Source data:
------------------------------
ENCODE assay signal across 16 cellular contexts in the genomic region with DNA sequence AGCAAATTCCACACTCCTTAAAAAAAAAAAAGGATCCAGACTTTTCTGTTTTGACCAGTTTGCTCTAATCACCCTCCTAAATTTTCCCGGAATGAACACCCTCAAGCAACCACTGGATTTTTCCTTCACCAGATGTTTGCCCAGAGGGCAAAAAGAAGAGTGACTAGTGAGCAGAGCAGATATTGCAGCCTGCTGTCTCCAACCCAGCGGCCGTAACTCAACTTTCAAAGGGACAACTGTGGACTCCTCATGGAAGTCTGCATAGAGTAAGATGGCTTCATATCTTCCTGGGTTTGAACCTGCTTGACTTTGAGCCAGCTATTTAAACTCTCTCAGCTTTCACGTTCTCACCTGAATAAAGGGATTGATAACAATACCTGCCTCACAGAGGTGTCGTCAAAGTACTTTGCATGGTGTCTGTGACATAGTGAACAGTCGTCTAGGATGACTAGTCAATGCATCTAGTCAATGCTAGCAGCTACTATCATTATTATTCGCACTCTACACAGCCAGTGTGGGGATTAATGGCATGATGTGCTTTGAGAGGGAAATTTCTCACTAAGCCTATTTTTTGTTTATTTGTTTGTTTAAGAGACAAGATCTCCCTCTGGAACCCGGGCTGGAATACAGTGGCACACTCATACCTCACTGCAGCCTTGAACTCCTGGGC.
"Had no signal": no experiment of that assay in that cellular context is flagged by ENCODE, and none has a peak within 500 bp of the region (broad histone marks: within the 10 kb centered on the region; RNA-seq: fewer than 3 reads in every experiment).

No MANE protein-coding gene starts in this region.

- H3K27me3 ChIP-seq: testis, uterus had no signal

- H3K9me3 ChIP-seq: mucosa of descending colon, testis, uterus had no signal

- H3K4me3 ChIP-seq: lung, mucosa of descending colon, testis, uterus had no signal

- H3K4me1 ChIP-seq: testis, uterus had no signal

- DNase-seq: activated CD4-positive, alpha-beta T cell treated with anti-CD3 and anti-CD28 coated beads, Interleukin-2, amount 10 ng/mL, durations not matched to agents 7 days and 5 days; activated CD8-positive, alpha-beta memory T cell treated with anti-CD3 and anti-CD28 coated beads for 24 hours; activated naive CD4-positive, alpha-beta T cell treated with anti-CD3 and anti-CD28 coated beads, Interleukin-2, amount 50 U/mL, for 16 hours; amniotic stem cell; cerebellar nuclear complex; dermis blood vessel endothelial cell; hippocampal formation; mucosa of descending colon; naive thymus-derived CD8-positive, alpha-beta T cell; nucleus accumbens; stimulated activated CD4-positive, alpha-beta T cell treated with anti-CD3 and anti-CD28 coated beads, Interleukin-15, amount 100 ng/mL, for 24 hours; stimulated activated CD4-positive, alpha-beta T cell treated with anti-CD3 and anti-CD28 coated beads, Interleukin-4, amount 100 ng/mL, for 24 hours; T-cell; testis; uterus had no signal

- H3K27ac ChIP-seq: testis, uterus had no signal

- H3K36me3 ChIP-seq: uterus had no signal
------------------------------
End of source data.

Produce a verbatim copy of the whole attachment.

ENCODE assay signal across 16 cellular contexts in the genomic region with DNA sequence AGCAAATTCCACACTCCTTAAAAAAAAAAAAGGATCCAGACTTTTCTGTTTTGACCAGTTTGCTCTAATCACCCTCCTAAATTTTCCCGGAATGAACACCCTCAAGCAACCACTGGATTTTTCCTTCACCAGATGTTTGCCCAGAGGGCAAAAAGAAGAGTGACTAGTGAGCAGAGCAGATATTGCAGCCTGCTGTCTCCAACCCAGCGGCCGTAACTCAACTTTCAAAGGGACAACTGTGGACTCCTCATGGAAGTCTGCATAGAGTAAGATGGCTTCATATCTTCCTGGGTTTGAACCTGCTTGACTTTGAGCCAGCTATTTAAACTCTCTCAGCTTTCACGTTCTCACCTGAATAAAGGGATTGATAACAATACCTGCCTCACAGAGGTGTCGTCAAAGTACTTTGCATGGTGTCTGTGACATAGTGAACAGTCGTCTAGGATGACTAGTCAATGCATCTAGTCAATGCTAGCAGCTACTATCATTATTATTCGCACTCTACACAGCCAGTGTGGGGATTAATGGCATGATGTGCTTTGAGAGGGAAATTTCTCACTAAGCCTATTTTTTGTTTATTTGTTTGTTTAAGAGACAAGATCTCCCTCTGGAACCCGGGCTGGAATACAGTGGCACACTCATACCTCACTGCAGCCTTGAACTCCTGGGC.
"Had no signal": no experiment of that assay in that cellular context is flagged by ENCODE, and none has a peak within 500 bp of the region (broad histone marks: within the 10 kb centered on the region; RNA-seq: fewer than 3 reads in every experiment).

No MANE protein-coding gene starts in this region.

- H3K27me3 ChIP-seq: testis, uterus had no signal

- H3K9me3 ChIP-seq: mucosa of descending colon, testis, uterus had no signal

- H3K4me3 ChIP-seq: lung, mucosa of descending colon, testis, uterus had no signal

- H3K4me1 ChIP-seq: testis, uterus had no signal

- DNase-seq: activated CD4-positive, alpha-beta T cell treated with anti-CD3 and anti-CD28 coated beads, Interleukin-2, amount 10 ng/mL, durations not matched to agents 7 days and 5 days; activated CD8-positive, alpha-beta memory T cell treated with anti-CD3 and anti-CD28 coated beads for 24 hours; activated naive CD4-positive, alpha-beta T cell treated with anti-CD3 and anti-CD28 coated beads, Interleukin-2, amount 50 U/mL, for 16 hours; amniotic stem cell; cerebellar nuclear complex; dermis blood vessel endothelial cell; hippocampal formation; mucosa of descending colon; naive thymus-derived CD8-positive, alpha-beta T cell; nucleus accumbens; stimulated activated CD4-positive, alpha-beta T cell treated with anti-CD3 and anti-CD28 coated beads, Interleukin-15, amount 100 ng/mL, for 24 hours; stimulated activated CD4-positive, alpha-beta T cell treated with anti-CD3 and anti-CD28 coated beads, Interleukin-4, amount 100 ng/mL, for 24 hours; T-cell; testis; uterus had no signal

- H3K27ac ChIP-seq: testis, uterus had no signal

- H3K36me3 ChIP-seq: uterus had no signal